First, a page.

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Title: Political Scandal: A Tale of Two Politicians Credit: Craig Young Comment Friday 16th September 2016 - 1:18pm1473988680 Article: 18796 Rights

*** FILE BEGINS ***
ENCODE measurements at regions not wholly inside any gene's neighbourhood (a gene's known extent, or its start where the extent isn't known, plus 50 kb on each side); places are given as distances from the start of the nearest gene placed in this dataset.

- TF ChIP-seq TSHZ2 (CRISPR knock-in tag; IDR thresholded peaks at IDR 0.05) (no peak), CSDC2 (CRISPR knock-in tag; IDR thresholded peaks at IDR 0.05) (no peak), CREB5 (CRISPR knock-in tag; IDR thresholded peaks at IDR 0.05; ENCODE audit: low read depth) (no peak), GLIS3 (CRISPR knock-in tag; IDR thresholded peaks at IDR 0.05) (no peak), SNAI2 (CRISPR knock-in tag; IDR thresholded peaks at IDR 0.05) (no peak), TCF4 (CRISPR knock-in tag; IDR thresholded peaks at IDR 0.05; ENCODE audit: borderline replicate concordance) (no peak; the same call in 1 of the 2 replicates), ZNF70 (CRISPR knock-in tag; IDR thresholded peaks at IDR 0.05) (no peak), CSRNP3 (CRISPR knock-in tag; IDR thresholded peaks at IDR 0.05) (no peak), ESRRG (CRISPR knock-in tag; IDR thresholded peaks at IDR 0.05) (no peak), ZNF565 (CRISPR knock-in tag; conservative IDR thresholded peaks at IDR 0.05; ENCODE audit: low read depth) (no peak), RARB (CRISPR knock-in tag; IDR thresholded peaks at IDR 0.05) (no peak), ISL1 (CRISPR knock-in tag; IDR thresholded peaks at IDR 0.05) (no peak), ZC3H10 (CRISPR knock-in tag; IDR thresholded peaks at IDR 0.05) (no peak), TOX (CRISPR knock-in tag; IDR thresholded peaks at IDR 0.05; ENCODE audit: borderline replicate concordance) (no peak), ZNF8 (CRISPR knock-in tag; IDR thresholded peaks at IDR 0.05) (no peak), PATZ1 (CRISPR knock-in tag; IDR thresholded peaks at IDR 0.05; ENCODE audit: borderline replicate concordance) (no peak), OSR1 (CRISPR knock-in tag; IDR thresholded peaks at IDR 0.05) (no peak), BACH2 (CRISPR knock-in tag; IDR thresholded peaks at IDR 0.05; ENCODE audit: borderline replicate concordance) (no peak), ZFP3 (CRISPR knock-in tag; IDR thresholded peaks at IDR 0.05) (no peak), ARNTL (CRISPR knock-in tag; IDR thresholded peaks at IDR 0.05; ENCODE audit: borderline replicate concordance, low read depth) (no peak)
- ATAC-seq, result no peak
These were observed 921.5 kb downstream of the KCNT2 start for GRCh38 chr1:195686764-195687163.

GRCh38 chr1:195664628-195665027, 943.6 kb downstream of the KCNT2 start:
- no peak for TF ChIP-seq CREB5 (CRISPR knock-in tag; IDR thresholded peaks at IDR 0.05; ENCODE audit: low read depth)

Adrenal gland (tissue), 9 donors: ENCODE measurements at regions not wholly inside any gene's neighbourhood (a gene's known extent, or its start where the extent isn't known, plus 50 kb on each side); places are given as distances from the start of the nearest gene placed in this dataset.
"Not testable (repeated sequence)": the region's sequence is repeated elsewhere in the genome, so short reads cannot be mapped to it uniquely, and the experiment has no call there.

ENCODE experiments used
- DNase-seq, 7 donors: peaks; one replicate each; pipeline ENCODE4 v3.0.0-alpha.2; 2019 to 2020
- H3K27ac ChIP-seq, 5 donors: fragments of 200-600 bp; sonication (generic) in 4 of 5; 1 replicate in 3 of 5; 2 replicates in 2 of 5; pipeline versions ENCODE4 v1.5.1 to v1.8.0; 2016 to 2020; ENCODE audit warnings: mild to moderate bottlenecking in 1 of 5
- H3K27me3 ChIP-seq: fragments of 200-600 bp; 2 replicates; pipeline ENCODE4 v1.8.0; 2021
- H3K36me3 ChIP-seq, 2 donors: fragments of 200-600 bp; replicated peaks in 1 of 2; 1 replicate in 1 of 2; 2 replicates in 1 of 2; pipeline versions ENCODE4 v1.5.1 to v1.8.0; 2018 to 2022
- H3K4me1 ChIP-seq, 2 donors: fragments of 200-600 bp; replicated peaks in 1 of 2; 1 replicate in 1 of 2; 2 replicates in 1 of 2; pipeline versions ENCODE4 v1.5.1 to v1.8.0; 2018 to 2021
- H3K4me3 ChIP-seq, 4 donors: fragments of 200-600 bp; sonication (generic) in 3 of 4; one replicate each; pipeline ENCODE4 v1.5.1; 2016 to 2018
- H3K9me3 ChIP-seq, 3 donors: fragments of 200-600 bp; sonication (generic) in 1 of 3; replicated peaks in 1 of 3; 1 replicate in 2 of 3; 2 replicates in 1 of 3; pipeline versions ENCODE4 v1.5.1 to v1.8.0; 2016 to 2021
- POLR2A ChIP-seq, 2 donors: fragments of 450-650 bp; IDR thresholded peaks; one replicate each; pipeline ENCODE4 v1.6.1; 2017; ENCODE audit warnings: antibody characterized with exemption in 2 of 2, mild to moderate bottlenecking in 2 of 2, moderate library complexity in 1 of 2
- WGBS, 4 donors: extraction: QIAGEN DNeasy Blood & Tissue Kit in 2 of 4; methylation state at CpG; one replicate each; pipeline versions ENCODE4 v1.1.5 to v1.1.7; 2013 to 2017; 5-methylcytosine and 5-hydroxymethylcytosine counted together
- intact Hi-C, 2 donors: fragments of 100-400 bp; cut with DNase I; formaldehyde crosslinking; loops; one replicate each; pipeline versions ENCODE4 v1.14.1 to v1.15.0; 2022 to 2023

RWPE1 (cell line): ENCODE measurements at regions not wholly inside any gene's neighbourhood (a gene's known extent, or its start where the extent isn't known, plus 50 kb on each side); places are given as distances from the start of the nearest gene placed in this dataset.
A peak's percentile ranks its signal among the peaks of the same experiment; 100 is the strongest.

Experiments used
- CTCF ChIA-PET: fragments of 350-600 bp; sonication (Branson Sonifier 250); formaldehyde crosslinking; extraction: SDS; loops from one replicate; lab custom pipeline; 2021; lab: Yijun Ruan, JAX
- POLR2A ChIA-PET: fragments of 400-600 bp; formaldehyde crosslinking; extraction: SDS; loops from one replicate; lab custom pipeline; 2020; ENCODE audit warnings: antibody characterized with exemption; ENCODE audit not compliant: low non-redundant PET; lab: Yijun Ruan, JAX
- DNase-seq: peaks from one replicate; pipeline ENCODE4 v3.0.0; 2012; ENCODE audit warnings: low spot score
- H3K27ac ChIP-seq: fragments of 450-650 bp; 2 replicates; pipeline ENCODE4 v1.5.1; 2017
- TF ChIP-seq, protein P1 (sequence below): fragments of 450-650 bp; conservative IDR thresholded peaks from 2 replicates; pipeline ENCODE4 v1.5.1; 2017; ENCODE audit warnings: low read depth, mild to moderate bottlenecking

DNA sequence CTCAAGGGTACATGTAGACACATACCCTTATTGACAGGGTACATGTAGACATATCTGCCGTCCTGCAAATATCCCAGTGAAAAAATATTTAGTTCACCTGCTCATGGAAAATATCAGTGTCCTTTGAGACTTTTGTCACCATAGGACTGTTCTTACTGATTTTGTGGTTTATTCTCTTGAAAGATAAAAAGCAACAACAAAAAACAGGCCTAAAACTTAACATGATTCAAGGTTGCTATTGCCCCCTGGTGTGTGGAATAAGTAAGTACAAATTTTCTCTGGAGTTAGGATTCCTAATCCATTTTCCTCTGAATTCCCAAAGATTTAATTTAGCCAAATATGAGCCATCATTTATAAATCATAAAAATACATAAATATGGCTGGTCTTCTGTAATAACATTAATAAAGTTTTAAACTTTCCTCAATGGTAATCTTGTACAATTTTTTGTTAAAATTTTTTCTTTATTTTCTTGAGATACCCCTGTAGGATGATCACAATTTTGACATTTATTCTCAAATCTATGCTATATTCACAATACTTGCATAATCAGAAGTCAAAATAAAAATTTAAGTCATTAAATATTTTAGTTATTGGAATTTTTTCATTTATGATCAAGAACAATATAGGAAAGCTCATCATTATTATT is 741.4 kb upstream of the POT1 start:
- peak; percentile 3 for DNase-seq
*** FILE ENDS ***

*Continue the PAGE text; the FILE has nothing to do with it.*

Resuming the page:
Often, political scandals are viewed with annoyance and resentment by political parties and serious political commentators. However, is this because of a lack of systematic thought about what they do signify? And is it more than 'straight versus gay?' Well, yes. Let's compare two newsworthy political scandals from New Zealand and the United Kingdom. As one might guess, the New Zealand example is the plight of the hapless former Conservative Party leader Colin Craig. At present, Mr Craig is being sued by Jordan Williams of the centre-right New Zealand Taxpayers Union for the production and circulation of a pamphlet that accused Mr Williams, Whale Oil blogger Cameron Slater and former Conservative board member John Stringer of an orchestrated campaign against Mr Craig. This has led to several court cases. One group is being waged by Mr Craig against Mr Stringer and Mr Slater seperately, while another is reciprocated, charging that in the aforementioned pamphlet, Mr Craig defamed Mr Williams and others. It also forced Colin Craig to stand down as Conservative Party leader to respond to the allegations in court. At present, Mr Williams has made allegations that former Conservative Party media manager Rachel McGregor was either manipulated into an intimate relationship with Mr Craig, or subjected to sexual harrassment, which resulted in her departure from her position just before the last New Zealand General Election in 2014. Mr Craig has stated in his defence that the two had a close working relationship, but nothing improper occurred. Ms McGregor has replied that this was not the case and that Colin Craig allegedly engaged in cumulative sexual harrassment and did not pay his party media manager for prolonged periods. Another witness, John Stringer, alleged that the Conservative Party had appointed anonymous chaperones to insure matters did not get 'out of hand.' In the United Kingdom, a different political scandal has engulfed senior Labour MP Keith Vaz. Mr Vaz has been the Labour MP for Leicester East since 1987 and is the UK Labour Party's longest serving East Asian MP. Under the Blair administration, he was Minister for Europe (1999-2001) and appointed to the Privy Council in 2006. Mr Vaz attended Cambridge University and served as a local authority solicitor for two London borough councils before he shifted to Leicester in 1985 as a prelude to his political career. In Opposition, he was a member of the Home Affairs Select Committee in the House of Commons (1992-1997), which he later led (2007-2016). He has also served on the House of Commons Select Committee for Constitutional Affairs (2002-2007) as senior Labour MP. He has been particularly active on anti-racist equality concerns within the Labour Party. This is not the first time that Mr Vaz has been in trouble. He called for censorship and prohibition of Salman Rushdie'sSatanic Verses(1989), suggested that the British Army was storing ordinance at the time of an IRA bombing in Leicester before the cessation of hostilities in Northern Ireland (1990), was said to have received several thousand pounds from solicitor Sarosh Zaiwalla which he had not declared and obstructed an investigation from the Parliamentary Watchdog (2000), and was embroiled in a case of alleged preferential immigration access for the Hinduja brothers, two corporate executives with strong donor links to the Blair era Labour Party, along with Labour Minister Peter Mandelson. Payment had been concealed in the latter instance, but Vaz was judged not to have directly benefited from his relationship with the Hinduja family, although his wife's law firm did so. In 2001, it was also revealed that he had been involved in trying to insure Anglo-Iraqi billionaire Nadhmi Auchi was not extradited to France. In 2002, he was suspended from the House of Commons for a month after he was found to have made false allegations against Eileen Eggington, a former policewoman, over allegations related to the non-existent employment of an illegal immigrant as nanny to Vaz' children and the aforementioned Hinduja affair. In September 2008, there was further controversy when Vaz intervened in a case that involved allegations of particular intrusive scrutiny related to the law firm of a friend, Shahrokh Mireskandari, who had pursued several racist discrimination cases against the London Metropolitan Police, asking why the Solicitors Regulation Authority was specifically targeting their law firm. Other controversies have involved his support for stringent anti-terrorist legislation that has infringed civil liberties according to some quarters, parliamentary expenses, questionable lobbying relationships and support for homeopathic alternative medicine's continued availability on the UK National Health Service. However, in early September 2016, a particular scandal arose over Vaz' alleged involvement with two Eastern European male escorts, cocaine use and unprotected sex at his London MP's flat. Vaz was also accused of sourcing poppers for the occassion and looking at gay men's profiles on the gay male online hookup site Grindr. He has responded that he has been the target of a sting operation by the right-wing Murdoch tabloidSunday Mirror. However, he has also stepped down from his position as chair of the House of Commons Home Affairs Select Committee and further steps may be taken, given that Labour leader Jeremy Corbyn is said to be meeting with Labour's National Executive Committee to discuss Vaz' future. He may be relegated to the backbench, pressured to stand down or be deselected either before or at the next UK election, scheduled for 2020. Apart from escorting, most forms of sex work are illegal within the United Kingdom, although the Home Affairs select committee convened an investigation in May 2016 and has subsequently supported decriminalisation, as is the case in New Zealand under the Prostitution Reform Act 2003. As for Vaz' cocaine use, as in New Zealand, cocaine is classified as a Class A drug under the UK Misuse of Drugs Act 1971. Comparing these two disparate political scandals, what is one to make of the comparative examples? As I've argued in previous columns on this subject, it helps to consider the stigma, illegality, magnitude and gravity of what is involved in this context. Minor misdemeanours such as drunk driving without injury to others, cannabis use while at university, isolated episodes of public inebriation and so on are mostly ignored in this context, although during the Clark administration, Ruth Dyson resigned as a Cabinet Minister after one drunk driving incident. Slightly more serious, but still legal although stigmatised, are extramarital affairs- they have never been illegal in New Zealand, but Don Brash found that his indiscretion with a female Business Roundtable member contributed to the demise of his National Party leadership in 2005-6. It is here that Colin Craig's alleged misdeeds fit in. If there is any substance to the allegations, how will Conservative Party directors respond to this, given that marital infidelity would face greater stigma within a religious social conservative party- that is, if there is any substance to these allegations, which may not be the case? The other aspect to Craig's case is sexual harrassment, which are grounds for action under the Human Rights Act 1993, if that indeed occured. After this point, we reach the threshold of illegality per se. Events become more serious, as do their ensuing consequences. In the Keith Vaz case cited above, despite the illegality of sex work in the United Kingdom at present, it is probably the fact that Vaz took cocaine that is more troubling than his gay sexual encounters, although perhaps he should not have chaired the Home Affairs Select Committee while investigating that very matter. In addition, Vaz has committed multiple other infractions of the House of Commons procedural rules, all of which may have cumulative effect in contributing to Corbyn and the NEC's eventual decision about his activities. The Murdoch tabloid newspapers may disagree with this prognosis, but then newspapers have been in decline relative to other media formats over the last three decades. This may not be a simple case of 'outing' a closeted gay politician, given Vaz' past alleged and substantive misdemeanours and misdeeds. Homosexuality alone would not be enough to cause the dismissal of Vaz as a Labour MP, although as noted, cumulative other past problems might indeed have done so. Beyond this, substantive questions of illegality start to impact on one's assessment of scandal. In the case of especially grave offences, there may need to be criminal sanctions applied against the political figure, or they may agree to leave Parliament. Richard Worth and Pansy Wong fell afoul of questions over their financial transactions while Members of Parliament, which was enough to end their careers as National List MPs. No New Zealand politician has ever been convicted of killing someone while drunk or stoned at the wheel of a motor vehicle, which might end in a manslaughter conviction if it were serious enough. Nor have there been current instances of domestic violence and spousal rape during current parliamentary careers. Ironically enough, Graham Capill is probably the leading candidate for gravity and illegality in the context of political scandal, given "Capillgate"- the disclosure that the fundamentalist antigay former Christian Heritage Party leader had undertaken serial pedophile assaults against three female children. Capill plead guilty to the charges and was imprisoned for the next six years. No New Zealand politician has committed an act of murder, manslaughter or rape, or been convicted of political assassination crimes against humanity before an international tribunal. Those would be grounds for criminal trial, possible conviction and immediate dismissal from Parliament. One hopes that will never happen here, as it would be a sign of grossly impaired representative democratic institutions. Recommended: Anna Leask: "Colin Craig defamation trial: All you need to know"New Zealand Herald:09.09.2016:http://m.nzherald. co.nz/nz/news/article.cfm?c_ id=1